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Gothic Literature

7. Late Victorian Gothic

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In this module, Elly talks about what happens to Gothic in the late Victorian period. In particular, she argues, literature in this period responds to three things: the massive social changes that were caused by the Industrial Revolution, the new scientific ideas of thinkers such as Charles Darwin and Sigmund Freud, and the threat of invasion from the Continent. One theme that brings these ideas together is the idea of boundaries - between rich and poor, between man and beast, and between England and the rest of the world - and it is the blurring of boundaries that gives much of Gothic-inspired literature in this period its power.


For many, the genre of gothic horror is epitomised by the novels Frankenstein and Dracula. In this course, we explore the origins of the genre through lesser-known, but no less influential works, the Castle of Otranto (1764) and The Monk (1796): the former is generally regarded as the first gothic novel, and the latter (which was described by Samuel Taylor Coleridge as “the offspring of no common genius”) one of the most important gothic novels of its time - decades before Frankenstein, and over a century before Dracula.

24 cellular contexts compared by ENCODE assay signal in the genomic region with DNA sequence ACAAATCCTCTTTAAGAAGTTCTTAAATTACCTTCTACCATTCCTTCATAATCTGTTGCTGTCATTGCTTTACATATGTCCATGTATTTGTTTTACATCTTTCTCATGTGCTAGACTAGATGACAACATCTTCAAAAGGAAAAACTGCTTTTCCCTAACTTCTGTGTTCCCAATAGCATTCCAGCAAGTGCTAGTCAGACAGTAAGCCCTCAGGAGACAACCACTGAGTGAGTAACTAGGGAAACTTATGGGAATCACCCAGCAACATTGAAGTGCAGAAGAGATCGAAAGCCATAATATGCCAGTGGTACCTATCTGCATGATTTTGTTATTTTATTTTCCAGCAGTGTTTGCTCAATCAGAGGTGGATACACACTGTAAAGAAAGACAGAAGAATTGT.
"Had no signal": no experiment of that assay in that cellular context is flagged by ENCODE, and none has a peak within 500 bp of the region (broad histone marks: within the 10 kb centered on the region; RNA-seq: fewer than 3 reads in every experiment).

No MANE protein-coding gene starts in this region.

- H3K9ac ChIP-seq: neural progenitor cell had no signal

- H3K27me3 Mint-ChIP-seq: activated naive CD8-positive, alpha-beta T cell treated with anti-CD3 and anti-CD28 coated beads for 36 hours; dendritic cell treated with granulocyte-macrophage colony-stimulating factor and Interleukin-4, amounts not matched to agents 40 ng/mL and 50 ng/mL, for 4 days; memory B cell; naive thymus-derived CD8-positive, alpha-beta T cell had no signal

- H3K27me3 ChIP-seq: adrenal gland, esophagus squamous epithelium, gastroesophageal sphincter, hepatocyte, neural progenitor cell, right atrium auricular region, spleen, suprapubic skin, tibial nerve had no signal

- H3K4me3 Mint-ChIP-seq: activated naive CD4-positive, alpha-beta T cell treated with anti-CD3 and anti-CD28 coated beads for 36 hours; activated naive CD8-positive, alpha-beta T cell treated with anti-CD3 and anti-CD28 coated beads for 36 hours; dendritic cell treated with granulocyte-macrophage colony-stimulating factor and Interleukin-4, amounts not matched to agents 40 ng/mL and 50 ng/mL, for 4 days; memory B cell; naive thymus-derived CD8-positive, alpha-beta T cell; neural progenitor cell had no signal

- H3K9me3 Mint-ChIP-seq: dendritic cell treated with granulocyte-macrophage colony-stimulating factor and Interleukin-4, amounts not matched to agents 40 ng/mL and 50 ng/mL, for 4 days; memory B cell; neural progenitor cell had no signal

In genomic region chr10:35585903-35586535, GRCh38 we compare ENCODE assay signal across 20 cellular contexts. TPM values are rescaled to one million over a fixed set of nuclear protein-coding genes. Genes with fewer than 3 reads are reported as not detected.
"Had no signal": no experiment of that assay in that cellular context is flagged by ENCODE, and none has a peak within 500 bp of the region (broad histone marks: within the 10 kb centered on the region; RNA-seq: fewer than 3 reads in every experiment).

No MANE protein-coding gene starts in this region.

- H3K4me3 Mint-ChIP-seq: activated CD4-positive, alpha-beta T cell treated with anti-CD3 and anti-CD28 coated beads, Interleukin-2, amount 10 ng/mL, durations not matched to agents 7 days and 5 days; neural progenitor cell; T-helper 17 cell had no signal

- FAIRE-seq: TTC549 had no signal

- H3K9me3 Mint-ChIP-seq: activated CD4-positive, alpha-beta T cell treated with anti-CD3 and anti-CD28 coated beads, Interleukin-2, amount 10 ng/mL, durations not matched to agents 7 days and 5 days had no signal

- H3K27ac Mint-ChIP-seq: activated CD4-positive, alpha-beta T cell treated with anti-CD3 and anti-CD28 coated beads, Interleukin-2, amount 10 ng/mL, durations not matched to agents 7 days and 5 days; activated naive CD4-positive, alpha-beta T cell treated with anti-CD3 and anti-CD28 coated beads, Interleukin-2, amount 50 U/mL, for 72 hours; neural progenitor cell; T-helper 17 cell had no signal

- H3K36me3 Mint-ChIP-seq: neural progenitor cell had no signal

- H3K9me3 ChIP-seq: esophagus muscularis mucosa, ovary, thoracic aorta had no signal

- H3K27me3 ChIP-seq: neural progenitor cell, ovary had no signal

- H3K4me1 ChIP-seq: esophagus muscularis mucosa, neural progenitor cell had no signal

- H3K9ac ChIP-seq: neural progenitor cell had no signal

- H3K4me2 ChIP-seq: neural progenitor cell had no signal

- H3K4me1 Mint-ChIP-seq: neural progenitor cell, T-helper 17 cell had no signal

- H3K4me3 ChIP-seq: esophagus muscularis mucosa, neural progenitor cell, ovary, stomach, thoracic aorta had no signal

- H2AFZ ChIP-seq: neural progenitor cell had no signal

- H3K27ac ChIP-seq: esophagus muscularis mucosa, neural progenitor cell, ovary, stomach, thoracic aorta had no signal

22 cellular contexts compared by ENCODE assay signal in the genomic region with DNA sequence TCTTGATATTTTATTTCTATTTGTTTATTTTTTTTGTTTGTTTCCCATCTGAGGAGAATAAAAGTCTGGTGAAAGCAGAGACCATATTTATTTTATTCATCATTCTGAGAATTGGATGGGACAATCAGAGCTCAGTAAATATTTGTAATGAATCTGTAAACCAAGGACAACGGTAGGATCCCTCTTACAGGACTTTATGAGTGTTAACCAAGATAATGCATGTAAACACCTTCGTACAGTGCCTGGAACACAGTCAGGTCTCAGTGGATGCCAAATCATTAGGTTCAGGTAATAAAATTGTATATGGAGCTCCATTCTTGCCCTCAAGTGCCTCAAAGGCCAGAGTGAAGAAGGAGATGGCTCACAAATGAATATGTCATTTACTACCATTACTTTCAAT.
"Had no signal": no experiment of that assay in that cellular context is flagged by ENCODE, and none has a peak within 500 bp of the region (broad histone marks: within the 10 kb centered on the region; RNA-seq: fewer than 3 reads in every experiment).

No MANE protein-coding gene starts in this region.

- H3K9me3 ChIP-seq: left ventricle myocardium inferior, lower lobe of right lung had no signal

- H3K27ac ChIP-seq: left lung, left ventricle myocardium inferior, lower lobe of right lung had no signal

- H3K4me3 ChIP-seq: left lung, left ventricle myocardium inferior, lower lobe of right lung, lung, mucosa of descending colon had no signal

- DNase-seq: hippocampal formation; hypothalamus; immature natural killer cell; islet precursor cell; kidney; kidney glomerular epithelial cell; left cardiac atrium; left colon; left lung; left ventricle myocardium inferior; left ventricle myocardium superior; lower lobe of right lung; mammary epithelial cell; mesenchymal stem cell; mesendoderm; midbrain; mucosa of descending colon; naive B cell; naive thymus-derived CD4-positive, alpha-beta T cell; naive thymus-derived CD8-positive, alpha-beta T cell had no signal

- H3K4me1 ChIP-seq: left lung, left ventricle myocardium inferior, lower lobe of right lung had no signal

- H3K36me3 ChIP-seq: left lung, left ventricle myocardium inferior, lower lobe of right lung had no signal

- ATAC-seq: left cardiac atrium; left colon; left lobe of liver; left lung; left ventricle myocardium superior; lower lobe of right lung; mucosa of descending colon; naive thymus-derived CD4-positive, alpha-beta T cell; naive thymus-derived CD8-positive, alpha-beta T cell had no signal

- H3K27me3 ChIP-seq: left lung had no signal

Elly is a second-year DPhil student at the University of York. While her thesis is on the reception of Arthurian legend in children's literature, she is au fait with all Victorian literature. In her spare time, she writes a food blog called 'Nutmegs, seven'

Cite this Lecture

APA style

McCausland, E. (2018, August 15). Gothic Literature - Late Victorian Gothic [Video]. MASSOLIT.

MLA style

McCausland, E. "Gothic Literature – Late Victorian Gothic." MASSOLIT, uploaded by MASSOLIT, 15 Aug 2018,

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